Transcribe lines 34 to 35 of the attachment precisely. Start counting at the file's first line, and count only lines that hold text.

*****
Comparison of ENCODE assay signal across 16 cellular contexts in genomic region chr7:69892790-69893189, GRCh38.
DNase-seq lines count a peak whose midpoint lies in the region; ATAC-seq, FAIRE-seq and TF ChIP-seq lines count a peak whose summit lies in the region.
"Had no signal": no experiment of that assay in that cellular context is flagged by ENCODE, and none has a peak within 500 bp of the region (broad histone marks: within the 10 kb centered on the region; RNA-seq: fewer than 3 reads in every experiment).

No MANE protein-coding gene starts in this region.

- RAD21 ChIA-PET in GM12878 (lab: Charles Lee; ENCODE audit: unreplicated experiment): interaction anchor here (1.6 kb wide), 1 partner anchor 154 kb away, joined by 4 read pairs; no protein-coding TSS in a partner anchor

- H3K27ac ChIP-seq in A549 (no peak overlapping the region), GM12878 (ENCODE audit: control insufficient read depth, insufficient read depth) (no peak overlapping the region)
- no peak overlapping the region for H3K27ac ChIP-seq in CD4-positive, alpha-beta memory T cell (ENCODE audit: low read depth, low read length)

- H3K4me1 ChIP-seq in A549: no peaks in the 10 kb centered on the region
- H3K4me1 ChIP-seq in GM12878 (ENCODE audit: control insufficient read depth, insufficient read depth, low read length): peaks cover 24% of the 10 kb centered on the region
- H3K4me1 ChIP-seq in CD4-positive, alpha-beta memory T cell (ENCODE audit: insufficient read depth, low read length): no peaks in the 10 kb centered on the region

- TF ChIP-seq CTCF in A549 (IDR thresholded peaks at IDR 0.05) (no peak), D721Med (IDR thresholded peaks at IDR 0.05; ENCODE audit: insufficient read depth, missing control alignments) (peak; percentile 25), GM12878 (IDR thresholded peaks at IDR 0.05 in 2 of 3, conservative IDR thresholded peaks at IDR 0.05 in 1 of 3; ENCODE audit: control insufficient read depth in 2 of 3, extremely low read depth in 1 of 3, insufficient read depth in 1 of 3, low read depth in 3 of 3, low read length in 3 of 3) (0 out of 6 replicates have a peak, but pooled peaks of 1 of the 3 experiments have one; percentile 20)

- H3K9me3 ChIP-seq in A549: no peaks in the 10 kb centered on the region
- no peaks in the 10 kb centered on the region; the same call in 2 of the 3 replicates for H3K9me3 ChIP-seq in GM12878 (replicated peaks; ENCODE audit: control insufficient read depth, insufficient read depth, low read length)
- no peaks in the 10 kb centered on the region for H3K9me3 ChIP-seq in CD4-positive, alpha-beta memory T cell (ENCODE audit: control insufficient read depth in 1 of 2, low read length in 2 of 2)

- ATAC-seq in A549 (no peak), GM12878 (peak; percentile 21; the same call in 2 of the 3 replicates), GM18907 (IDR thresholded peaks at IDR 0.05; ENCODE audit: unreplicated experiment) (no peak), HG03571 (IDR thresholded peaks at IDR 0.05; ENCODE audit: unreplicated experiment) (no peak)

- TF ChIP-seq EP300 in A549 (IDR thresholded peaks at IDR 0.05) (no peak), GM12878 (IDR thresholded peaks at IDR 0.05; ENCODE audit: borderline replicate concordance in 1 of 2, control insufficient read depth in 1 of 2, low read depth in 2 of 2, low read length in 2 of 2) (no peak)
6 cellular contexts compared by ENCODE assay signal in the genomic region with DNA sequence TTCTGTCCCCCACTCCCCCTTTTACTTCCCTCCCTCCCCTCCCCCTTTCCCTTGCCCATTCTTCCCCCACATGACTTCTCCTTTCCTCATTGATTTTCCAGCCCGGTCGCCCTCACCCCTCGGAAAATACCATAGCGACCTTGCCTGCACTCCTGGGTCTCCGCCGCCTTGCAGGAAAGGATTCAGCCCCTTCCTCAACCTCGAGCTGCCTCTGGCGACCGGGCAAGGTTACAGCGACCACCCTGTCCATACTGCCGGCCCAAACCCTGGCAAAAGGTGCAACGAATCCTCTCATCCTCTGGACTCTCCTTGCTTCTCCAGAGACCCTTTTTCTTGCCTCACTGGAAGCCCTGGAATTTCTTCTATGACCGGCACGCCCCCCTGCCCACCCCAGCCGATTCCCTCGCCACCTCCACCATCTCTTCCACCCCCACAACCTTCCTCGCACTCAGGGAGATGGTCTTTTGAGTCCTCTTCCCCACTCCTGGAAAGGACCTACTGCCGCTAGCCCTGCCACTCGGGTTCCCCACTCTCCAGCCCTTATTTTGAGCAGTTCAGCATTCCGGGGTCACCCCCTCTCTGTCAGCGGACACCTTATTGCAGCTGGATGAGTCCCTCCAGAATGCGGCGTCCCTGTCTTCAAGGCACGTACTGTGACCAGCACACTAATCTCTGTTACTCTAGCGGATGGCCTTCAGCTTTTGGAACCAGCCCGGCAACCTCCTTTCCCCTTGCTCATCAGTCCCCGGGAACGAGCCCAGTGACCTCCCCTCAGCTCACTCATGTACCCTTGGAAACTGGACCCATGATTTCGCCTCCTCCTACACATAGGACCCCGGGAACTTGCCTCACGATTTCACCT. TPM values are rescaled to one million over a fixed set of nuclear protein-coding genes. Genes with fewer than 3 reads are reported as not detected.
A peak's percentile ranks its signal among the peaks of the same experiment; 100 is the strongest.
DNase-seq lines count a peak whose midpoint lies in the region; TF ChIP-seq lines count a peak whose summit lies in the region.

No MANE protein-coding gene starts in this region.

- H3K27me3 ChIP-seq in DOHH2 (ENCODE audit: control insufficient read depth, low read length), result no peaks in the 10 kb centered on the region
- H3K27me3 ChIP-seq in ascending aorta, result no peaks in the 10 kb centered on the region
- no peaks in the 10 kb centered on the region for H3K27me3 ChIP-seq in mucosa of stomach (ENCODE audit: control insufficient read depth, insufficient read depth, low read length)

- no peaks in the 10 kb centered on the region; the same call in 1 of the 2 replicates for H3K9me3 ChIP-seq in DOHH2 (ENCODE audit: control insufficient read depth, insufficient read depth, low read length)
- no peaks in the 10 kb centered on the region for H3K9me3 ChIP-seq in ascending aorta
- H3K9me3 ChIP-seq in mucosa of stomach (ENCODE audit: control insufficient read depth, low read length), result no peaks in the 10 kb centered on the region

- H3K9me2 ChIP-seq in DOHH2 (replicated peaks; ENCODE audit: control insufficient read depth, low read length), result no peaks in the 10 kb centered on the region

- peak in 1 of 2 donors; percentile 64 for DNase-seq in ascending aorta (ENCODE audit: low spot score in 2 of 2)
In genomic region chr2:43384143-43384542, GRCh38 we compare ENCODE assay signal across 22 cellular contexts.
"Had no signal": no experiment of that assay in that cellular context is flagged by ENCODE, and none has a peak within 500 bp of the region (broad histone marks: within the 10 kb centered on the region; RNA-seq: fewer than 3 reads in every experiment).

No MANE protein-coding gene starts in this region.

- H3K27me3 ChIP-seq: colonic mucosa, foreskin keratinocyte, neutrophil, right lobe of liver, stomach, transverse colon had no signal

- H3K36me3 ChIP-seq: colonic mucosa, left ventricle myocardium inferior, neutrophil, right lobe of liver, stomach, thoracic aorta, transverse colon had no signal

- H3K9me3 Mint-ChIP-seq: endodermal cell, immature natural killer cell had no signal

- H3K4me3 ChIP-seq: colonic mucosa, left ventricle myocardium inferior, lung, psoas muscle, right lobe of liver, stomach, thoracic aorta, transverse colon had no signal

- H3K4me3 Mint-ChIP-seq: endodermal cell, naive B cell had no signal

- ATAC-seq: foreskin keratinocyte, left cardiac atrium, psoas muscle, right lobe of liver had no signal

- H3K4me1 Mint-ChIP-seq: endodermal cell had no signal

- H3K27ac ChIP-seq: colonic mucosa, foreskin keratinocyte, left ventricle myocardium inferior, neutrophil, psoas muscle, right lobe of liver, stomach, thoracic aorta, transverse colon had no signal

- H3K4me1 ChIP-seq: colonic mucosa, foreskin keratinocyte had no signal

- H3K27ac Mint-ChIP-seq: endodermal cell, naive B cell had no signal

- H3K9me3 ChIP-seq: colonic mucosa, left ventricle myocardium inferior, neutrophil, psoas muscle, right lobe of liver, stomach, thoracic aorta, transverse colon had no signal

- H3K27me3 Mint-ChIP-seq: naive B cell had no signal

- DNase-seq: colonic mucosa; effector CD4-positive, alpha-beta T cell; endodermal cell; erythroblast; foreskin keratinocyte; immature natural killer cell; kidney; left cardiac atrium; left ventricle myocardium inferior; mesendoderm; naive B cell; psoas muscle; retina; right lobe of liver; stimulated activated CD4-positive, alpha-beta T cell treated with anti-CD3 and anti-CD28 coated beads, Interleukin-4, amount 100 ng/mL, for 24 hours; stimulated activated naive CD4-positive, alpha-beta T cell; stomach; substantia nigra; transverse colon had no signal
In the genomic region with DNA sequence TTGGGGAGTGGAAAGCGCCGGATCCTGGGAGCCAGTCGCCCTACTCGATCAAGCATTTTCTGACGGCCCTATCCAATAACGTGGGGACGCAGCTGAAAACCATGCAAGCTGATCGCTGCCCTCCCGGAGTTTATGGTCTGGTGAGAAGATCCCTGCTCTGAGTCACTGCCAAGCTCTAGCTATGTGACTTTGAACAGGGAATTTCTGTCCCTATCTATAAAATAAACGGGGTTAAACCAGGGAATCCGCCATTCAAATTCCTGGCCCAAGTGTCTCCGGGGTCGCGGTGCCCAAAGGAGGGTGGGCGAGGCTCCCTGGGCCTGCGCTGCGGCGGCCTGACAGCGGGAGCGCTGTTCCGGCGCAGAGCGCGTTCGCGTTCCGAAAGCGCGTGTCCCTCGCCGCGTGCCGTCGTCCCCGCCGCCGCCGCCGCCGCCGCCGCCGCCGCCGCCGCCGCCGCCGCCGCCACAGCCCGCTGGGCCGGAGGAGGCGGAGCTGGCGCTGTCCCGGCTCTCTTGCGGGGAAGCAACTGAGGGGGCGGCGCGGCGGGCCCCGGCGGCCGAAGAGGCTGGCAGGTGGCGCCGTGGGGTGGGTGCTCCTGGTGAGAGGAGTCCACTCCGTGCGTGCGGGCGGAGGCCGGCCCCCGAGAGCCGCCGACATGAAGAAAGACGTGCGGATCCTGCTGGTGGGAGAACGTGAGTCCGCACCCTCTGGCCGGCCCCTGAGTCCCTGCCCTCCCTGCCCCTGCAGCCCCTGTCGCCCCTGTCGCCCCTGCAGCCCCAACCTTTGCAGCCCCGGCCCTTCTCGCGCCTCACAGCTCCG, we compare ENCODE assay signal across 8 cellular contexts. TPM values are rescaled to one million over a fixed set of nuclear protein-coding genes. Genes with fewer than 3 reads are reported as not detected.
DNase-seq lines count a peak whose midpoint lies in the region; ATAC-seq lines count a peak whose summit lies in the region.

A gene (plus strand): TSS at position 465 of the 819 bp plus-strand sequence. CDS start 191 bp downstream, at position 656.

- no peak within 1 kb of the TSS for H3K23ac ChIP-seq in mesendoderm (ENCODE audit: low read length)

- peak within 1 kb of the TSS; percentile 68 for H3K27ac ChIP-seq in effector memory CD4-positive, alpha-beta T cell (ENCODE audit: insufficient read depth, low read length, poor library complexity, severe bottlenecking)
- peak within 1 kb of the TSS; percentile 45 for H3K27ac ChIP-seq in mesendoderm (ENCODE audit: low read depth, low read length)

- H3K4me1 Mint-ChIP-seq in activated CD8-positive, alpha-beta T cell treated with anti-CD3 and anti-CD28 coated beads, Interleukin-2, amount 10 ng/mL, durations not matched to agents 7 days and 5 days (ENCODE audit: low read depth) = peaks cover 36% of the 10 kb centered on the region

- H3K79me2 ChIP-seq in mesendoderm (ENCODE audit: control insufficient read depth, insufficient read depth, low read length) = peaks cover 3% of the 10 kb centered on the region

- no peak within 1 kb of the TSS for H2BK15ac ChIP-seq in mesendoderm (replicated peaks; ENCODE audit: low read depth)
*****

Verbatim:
- H3K9me3 Mint-ChIP-seq: endodermal cell, immature natural killer cell had no signal

- H3K4me3 ChIP-seq: colonic mucosa, left ventricle myocardium inferior, lung, psoas muscle, right lobe of liver, stomach, thoracic aorta, transverse colon had no signal